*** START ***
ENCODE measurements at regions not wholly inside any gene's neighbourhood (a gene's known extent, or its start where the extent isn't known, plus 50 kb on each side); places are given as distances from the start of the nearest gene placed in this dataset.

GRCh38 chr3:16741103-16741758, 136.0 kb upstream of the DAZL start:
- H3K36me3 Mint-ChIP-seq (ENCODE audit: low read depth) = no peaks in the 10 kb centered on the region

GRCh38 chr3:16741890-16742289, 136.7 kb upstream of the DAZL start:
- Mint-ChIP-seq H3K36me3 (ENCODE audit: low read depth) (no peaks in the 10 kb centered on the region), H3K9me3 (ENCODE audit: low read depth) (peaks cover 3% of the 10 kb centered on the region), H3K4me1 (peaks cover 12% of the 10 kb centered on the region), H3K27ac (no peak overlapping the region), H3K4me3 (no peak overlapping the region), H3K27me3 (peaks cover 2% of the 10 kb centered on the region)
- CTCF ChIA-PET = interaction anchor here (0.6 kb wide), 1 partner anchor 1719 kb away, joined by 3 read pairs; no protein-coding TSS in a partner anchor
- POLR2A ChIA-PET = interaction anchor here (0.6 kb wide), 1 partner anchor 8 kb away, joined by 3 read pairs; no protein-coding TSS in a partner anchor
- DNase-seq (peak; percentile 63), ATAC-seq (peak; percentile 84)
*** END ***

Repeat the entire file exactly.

ENCODE measurements at regions not wholly inside any gene's neighbourhood (a gene's known extent, or its start where the extent isn't known, plus 50 kb on each side); places are given as distances from the start of the nearest gene placed in this dataset.

GRCh38 chr3:16741103-16741758, 136.0 kb upstream of the DAZL start:
- H3K36me3 Mint-ChIP-seq (ENCODE audit: low read depth) = no peaks in the 10 kb centered on the region

GRCh38 chr3:16741890-16742289, 136.7 kb upstream of the DAZL start:
- Mint-ChIP-seq H3K36me3 (ENCODE audit: low read depth) (no peaks in the 10 kb centered on the region), H3K9me3 (ENCODE audit: low read depth) (peaks cover 3% of the 10 kb centered on the region), H3K4me1 (peaks cover 12% of the 10 kb centered on the region), H3K27ac (no peak overlapping the region), H3K4me3 (no peak overlapping the region), H3K27me3 (peaks cover 2% of the 10 kb centered on the region)
- CTCF ChIA-PET = interaction anchor here (0.6 kb wide), 1 partner anchor 1719 kb away, joined by 3 read pairs; no protein-coding TSS in a partner anchor
- POLR2A ChIA-PET = interaction anchor here (0.6 kb wide), 1 partner anchor 8 kb away, joined by 3 read pairs; no protein-coding TSS in a partner anchor
- DNase-seq (peak; percentile 63), ATAC-seq (peak; percentile 84)